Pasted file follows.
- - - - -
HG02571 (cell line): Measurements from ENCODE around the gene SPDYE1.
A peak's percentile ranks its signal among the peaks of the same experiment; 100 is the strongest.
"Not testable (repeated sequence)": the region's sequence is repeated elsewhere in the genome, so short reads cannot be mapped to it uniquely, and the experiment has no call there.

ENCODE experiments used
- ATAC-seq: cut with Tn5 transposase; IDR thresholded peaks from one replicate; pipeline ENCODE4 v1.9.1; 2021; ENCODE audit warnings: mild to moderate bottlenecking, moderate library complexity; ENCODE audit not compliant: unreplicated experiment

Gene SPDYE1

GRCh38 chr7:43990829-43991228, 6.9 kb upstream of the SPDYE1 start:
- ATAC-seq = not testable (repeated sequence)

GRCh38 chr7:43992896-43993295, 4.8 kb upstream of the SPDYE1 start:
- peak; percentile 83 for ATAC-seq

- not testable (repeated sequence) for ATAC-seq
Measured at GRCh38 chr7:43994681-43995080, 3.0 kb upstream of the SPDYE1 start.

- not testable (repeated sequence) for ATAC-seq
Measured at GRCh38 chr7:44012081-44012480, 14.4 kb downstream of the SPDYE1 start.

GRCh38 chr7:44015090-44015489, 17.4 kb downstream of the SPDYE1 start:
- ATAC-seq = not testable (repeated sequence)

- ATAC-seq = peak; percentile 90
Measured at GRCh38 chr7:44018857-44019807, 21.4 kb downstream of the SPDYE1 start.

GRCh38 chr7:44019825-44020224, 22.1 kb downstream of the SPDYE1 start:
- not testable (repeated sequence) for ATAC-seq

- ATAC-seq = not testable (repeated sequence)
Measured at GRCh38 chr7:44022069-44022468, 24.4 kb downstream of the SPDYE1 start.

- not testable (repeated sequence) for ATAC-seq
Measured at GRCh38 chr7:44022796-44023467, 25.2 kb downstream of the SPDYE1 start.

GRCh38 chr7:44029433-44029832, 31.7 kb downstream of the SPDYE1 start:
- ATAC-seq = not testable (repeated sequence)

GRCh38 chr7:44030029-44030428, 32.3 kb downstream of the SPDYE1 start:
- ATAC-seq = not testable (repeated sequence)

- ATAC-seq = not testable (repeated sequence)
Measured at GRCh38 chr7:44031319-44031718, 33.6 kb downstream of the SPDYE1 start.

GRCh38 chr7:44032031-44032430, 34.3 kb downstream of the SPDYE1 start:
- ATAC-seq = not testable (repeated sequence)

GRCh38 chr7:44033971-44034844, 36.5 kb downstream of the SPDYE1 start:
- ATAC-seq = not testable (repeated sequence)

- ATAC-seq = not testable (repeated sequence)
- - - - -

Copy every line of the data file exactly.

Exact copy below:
HG02571 (cell line): Measurements from ENCODE around the gene SPDYE1.
A peak's percentile ranks its signal among the peaks of the same experiment; 100 is the strongest.
"Not testable (repeated sequence)": the region's sequence is repeated elsewhere in the genome, so short reads cannot be mapped to it uniquely, and the experiment has no call there.

ENCODE experiments used
- ATAC-seq: cut with Tn5 transposase; IDR thresholded peaks from one replicate; pipeline ENCODE4 v1.9.1; 2021; ENCODE audit warnings: mild to moderate bottlenecking, moderate library complexity; ENCODE audit not compliant: unreplicated experiment

Gene SPDYE1

GRCh38 chr7:43990829-43991228, 6.9 kb upstream of the SPDYE1 start:
- ATAC-seq = not testable (repeated sequence)

GRCh38 chr7:43992896-43993295, 4.8 kb upstream of the SPDYE1 start:
- peak; percentile 83 for ATAC-seq

- not testable (repeated sequence) for ATAC-seq
Measured at GRCh38 chr7:43994681-43995080, 3.0 kb upstream of the SPDYE1 start.

- not testable (repeated sequence) for ATAC-seq
Measured at GRCh38 chr7:44012081-44012480, 14.4 kb downstream of the SPDYE1 start.

GRCh38 chr7:44015090-44015489, 17.4 kb downstream of the SPDYE1 start:
- ATAC-seq = not testable (repeated sequence)

- ATAC-seq = peak; percentile 90
Measured at GRCh38 chr7:44018857-44019807, 21.4 kb downstream of the SPDYE1 start.

GRCh38 chr7:44019825-44020224, 22.1 kb downstream of the SPDYE1 start:
- not testable (repeated sequence) for ATAC-seq

- ATAC-seq = not testable (repeated sequence)
Measured at GRCh38 chr7:44022069-44022468, 24.4 kb downstream of the SPDYE1 start.

- not testable (repeated sequence) for ATAC-seq
Measured at GRCh38 chr7:44022796-44023467, 25.2 kb downstream of the SPDYE1 start.

GRCh38 chr7:44029433-44029832, 31.7 kb downstream of the SPDYE1 start:
- ATAC-seq = not testable (repeated sequence)

GRCh38 chr7:44030029-44030428, 32.3 kb downstream of the SPDYE1 start:
- ATAC-seq = not testable (repeated sequence)

- ATAC-seq = not testable (repeated sequence)
Measured at GRCh38 chr7:44031319-44031718, 33.6 kb downstream of the SPDYE1 start.

GRCh38 chr7:44032031-44032430, 34.3 kb downstream of the SPDYE1 start:
- ATAC-seq = not testable (repeated sequence)

GRCh38 chr7:44033971-44034844, 36.5 kb downstream of the SPDYE1 start:
- ATAC-seq = not testable (repeated sequence)

- ATAC-seq = not testable (repeated sequence)